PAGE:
Why School Boards Should Focus on Education Technologyby Ann Flynn No Comments December 10, 2011
Technology has changed the way virtually every industry in the world operates – from farmers to physicians – by supporting people’s relationships with one another and their work. Just as eBay altered commerce, iTunes changed the music industry, and Amazon forever changed the corner bookstore, technology innovations are poised to transform and disrupt the decades-old model of school as we currently define it. While some school districts have embraced technology to manage the complexities of the education enterprise, not nearly enough have experienced the efficiencies and academic successes that exist when all of the right elements are in place.
In 2010-2011, total IT spending in K-12 education was $9.4 billion, according to the 2011 Converge Yearbook. Following are some of the most explosive trends that are reshaping the education landscape and which should be triggering future-focused conversations about how school districts and their boards are going to navigate these new challenges.
Transition from Print to Digital
- State laws are being rewritten to allow dollars traditionally designated for print textbooks to be spent on digital content. (Florida has a goal to only support electronic materials by 2015)
- The Common Core Standards have sparked a revolution among developers of digital curriculum and apps.
- New high-stakes assessments under development are designed to be delivered entirely online.
- New software, using artificial intelligence, can deliver personalized instruction that addresses a child’s specific learning needs, providing a key element for blended learning models that alters the way a traditional classroom operates.
- States are increasingly starting to require one or more online courses for high school graduation.
- Open source and open education resources offer rich content and cost-saving strategies.
Access and Affordability
- Price points are dropping for multiple mobile devices, and the growth of tablets is projected to be 60% each year from 2010-2015. (Qualcomm data)
- National efforts are finally underway to expand Broadband access to communities not previously served.
- Portals and the use of the cloud allow students to access school resources 24×7 and effectively extend the learning day.
- Ensuring all students have the essential digital skills to distinguish fact from fiction, know how to behave online, and understand how to access information to participate fully in society are the measures of today’s digital divide.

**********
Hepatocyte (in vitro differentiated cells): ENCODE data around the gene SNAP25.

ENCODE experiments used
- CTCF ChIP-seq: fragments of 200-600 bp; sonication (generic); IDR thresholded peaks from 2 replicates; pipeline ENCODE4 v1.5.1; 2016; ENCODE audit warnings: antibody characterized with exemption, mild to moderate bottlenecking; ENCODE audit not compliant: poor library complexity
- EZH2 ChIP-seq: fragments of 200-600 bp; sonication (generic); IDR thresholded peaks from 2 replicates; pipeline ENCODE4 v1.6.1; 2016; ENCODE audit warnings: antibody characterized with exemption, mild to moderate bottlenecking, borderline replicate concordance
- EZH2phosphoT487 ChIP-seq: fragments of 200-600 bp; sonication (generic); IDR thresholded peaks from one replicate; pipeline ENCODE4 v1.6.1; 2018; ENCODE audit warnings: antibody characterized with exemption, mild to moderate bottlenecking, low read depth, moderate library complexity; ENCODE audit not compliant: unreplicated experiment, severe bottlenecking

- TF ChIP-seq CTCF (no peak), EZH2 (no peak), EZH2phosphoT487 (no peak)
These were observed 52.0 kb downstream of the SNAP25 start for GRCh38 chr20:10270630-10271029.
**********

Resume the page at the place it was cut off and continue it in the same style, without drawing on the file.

Parental Engagement, Effective Teachers and Student Motivation
- Notification systems can be customized to parents’ preferred devices to enhance engagement.
- Teacher evaluation models are increasingly supported with technology tools and video clips.
- National Speak Up data continues to emphasize students’ frustration when required to “power down” at school rather than being able to utilize devices they access in the “real world”, contributing to a lack of motivation and sense that school is irrelevant.
- 1.5 million students were taking one or more online courses in 2010 (compared to 45,000 in 2000) according to iNACOL, and that growth is expected to continue with even more models offered through traditional districts and private providers challenging long-held policies and funding streams.
Helping school board members understand their role in this complex process of technology innovation and implementation is NSBA’s job in partnership with its state associations. The National School Boards Association is the only national education organization that has made a sustained commitment to helping board members and school leaders understand technology’s role in delivering a world class education and an efficient enterprise.
Although impressive things can happen between an innovative, tech-savvy teacher and engaged students, those results remain isolated successes unless school board members can articulate a vision, align resources, establish policies, and provide support to ensure those results can be replicated across the district.
Through its technology leadership and national reputation, NSBA showcases successful models of innovation, highlights educators who are making an impact on students and their colleagues, and offers real world examples of effective school board leadership.
Categories: Accountability, Cost Savings, LeadershipTags: cloud, common core, efficiency, evaluation, funding, handheld, ipad, NSBA, school board, students, teachers, technology, textbooks